- Authorizes $23.1 million to the CDC for developmental disability surveillance and research;
- Authorizes $50.6 million to the Health Resources and Services Administration (HRSA) for education, early detection, and intervention, and allows HRSA to prioritize new grant applicants in rural or underserved areas;
- Requires the Department of Health and Human Services (HHS) to provide a report to Congress on the health and well-being of individuals of all ages with ASD and other developmental disabilities.
“On behalf of the millions of people with autism and their families, Autism Speaks celebrates the introduction of the Autism CARES Act of 2019,” said Autism Speaks President and CEO Angela Geiger. “Autism CARES is the foundation of the federal government’s efforts around autism. We ask Congress to act expeditiously on this legislation.”
"AUCD is grateful to the bipartisan bicameral champions of the Autism CARES legislation for recognizing the critical value of the interdisciplinary training, research, and other activities supported by the bill,” Andy Imparato, executive director of the Association of University Centers on Disabilities (AUCD) said. “We look forward to a speedy reauthorization and continued progress in serving autistic individuals and their families.”
“Quest Autism Programs, an adult day program serving young adults with ASD in Bergen County, fully supports Autism CARES and Senator Menendez in his valiant efforts to advocate for individuals with ASD and their families,” said Carrie Hennessy, clinical director of Quest Autism Programs. “The reauthorization of the Autism CARES Act is critical to providing the necessary resources and supports for those individuals with ASD across the lifespan in order for them to have a healthy and fulfilling quality of life. The shortage of services for adults with developmental disabilities and opportunities for employment in the state is staggering, and this Act would allow for vast improvements for this population.”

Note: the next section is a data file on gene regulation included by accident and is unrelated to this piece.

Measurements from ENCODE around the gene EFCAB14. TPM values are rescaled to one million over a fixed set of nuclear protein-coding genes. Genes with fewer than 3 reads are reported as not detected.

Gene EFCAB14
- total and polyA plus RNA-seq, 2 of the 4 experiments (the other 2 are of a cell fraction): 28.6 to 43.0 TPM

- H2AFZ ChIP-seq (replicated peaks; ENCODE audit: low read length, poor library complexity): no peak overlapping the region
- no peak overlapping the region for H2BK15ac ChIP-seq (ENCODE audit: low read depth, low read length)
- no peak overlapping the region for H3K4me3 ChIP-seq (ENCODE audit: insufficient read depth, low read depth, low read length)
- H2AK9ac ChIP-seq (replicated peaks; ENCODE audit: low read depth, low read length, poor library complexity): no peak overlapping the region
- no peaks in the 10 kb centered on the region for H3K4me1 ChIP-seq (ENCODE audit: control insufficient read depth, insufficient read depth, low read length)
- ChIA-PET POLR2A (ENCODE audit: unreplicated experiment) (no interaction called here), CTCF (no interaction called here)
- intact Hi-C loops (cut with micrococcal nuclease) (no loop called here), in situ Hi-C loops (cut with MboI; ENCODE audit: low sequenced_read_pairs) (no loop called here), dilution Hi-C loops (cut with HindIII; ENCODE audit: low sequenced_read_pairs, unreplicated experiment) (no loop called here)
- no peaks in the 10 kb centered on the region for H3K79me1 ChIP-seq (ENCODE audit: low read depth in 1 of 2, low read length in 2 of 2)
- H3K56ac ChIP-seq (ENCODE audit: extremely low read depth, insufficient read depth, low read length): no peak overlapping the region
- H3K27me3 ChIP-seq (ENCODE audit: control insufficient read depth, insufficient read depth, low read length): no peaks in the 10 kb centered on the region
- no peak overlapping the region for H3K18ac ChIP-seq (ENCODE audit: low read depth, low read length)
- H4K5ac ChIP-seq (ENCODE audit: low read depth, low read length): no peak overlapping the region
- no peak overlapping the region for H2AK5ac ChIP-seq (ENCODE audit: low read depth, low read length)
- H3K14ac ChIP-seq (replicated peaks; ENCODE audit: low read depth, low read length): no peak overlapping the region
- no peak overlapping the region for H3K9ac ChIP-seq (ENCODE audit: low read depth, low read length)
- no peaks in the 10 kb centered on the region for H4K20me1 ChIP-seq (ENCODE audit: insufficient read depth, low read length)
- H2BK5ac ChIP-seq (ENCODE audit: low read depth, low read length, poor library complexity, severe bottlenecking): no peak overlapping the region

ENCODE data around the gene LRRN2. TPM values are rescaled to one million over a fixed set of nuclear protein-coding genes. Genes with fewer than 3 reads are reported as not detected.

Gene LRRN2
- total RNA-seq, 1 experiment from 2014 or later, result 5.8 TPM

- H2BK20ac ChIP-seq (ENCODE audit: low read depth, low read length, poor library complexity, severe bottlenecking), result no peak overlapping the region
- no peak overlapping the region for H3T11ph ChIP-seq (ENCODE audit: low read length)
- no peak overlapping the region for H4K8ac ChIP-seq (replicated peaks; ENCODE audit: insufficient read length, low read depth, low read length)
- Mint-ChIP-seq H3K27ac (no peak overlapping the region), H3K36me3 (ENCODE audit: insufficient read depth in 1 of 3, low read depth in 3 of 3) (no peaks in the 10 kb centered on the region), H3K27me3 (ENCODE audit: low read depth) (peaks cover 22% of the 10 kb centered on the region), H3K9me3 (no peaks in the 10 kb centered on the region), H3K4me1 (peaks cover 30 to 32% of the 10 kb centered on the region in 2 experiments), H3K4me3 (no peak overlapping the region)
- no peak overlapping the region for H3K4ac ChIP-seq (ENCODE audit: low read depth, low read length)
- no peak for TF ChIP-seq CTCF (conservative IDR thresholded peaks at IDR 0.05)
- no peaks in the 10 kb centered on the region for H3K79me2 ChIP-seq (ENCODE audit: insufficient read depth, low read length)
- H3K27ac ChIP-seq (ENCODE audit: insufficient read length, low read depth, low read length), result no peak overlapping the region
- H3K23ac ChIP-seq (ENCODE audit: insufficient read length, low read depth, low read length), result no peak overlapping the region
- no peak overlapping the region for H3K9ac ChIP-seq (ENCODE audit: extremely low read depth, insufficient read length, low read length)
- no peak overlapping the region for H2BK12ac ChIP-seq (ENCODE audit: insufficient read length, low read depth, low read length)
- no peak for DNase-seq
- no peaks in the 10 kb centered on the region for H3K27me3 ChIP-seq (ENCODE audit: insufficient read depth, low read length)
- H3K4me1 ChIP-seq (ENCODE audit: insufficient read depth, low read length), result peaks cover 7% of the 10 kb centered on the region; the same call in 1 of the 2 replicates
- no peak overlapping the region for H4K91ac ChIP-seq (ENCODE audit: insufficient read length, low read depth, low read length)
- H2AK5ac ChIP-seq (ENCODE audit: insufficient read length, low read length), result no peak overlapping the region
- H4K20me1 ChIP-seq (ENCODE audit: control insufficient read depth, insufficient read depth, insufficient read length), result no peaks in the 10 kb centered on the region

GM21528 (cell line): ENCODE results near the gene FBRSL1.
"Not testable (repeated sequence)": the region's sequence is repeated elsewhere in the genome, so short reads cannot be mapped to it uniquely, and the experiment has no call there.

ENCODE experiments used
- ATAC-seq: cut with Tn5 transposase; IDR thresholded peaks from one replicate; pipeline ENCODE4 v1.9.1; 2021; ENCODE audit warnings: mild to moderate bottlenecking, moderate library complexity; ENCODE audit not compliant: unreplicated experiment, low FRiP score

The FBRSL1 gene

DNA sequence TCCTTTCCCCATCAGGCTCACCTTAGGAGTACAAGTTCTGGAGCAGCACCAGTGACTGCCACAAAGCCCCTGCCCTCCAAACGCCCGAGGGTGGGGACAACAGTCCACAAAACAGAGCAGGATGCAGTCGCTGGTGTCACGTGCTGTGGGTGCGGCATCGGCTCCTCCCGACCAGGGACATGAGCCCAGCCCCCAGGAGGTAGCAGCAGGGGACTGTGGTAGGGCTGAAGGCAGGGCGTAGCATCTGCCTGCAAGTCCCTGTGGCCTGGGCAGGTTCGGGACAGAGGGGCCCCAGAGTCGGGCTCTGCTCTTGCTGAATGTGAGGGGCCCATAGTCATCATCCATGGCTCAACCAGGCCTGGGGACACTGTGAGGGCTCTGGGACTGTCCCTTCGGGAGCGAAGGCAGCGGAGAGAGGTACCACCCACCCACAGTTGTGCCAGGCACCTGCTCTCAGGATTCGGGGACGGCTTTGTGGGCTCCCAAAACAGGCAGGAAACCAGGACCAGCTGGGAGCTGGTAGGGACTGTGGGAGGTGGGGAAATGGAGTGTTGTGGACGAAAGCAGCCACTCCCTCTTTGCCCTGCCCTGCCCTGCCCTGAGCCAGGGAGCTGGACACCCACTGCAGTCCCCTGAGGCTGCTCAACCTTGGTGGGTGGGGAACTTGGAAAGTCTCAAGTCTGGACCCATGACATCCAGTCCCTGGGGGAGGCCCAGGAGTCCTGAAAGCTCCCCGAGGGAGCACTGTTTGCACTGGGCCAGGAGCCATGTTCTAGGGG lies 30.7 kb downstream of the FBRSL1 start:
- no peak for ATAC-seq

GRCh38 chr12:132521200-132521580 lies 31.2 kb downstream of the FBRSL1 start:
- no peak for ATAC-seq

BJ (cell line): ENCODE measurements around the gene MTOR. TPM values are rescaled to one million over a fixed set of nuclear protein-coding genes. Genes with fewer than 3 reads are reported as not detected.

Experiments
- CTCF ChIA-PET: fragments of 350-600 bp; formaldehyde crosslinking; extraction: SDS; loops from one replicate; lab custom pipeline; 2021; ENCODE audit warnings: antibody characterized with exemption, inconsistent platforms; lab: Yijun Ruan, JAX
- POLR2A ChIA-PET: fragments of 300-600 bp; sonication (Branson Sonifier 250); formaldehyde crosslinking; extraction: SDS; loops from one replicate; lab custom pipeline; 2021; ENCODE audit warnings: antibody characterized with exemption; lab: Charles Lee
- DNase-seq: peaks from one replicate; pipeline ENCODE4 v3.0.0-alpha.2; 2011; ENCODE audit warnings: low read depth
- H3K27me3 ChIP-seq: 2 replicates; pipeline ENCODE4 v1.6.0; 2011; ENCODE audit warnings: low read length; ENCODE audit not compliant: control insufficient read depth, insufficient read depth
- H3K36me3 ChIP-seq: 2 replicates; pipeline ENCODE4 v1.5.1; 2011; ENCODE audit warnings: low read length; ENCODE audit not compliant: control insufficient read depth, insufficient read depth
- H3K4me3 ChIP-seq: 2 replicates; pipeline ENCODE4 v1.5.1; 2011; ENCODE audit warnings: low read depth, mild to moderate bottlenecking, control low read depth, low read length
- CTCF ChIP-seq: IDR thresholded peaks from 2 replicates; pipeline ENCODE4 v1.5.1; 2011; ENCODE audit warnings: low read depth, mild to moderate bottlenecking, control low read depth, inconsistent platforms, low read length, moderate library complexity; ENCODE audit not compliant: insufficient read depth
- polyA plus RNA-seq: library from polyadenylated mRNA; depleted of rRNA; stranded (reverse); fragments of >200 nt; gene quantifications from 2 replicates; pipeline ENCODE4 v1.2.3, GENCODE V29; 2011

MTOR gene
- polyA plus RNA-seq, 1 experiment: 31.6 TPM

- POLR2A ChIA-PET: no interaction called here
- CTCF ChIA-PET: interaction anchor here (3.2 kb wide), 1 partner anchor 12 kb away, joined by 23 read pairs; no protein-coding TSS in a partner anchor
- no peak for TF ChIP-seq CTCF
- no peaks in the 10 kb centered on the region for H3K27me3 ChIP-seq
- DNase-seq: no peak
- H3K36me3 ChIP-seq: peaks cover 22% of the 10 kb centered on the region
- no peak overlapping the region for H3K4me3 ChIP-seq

“Senator Menendez’s leadership in introducing the reauthorization of Autism CARES 2019 brings resources and recognition that Autism is a condition across the lifespan, and the imperative of addressing the health and well-being of adults and children with Autism and their families,” said Dr. Deborah M. Spitalnik, Rutgers Robert Wood Johnson Medical School professor of pediatrics and director of NJLEND and The Boggs Center on Developmental Disabilities. “For New Jersey, with our diverse population and the highest reported prevalence of Autism in the country, having received a Leadership Education in Neurodevelopmental Disabilities [LEND] grant has enabled Rutgers to train a diverse group of clinical leadership health professionals and families to provide screening, diagnosis and treatment to people with Autism, and address the disparities in access to services and support.”
"Autism New Jersey commends Senator Menendez for his steadfast leadership on behalf of the autism community here in New Jersey and across the nation,” noted Suzanne Buchanan, Autism New Jersey’s executive director. “The reauthorization of the Autism CARES Act will provide vital federal support to monitor prevalence, train healthcare professionals, promote collaboration among federal agencies, and address individuals’ and families’ challenges across the lifespan.”
"The Autism CARES Act of 2019 is a positive direction in legislation that has been in a constant upward trajectory since its beginning in 2006. By putting an emphasis on 'across the lifespan,' we are making it known that our children with autism will grow up to be adults with autism and we need to be ready for them with supports,” Kerry Magro, a leading advocate and individual with autism, said. “I know this feeling oh too well as an adult on the spectrum who grew up with challenges during my adolescence. If Congress does not reauthorize funding before the act expires in September 2019 we are doing a disservice to the millions of Americans around the world who are impacted by autism and their families."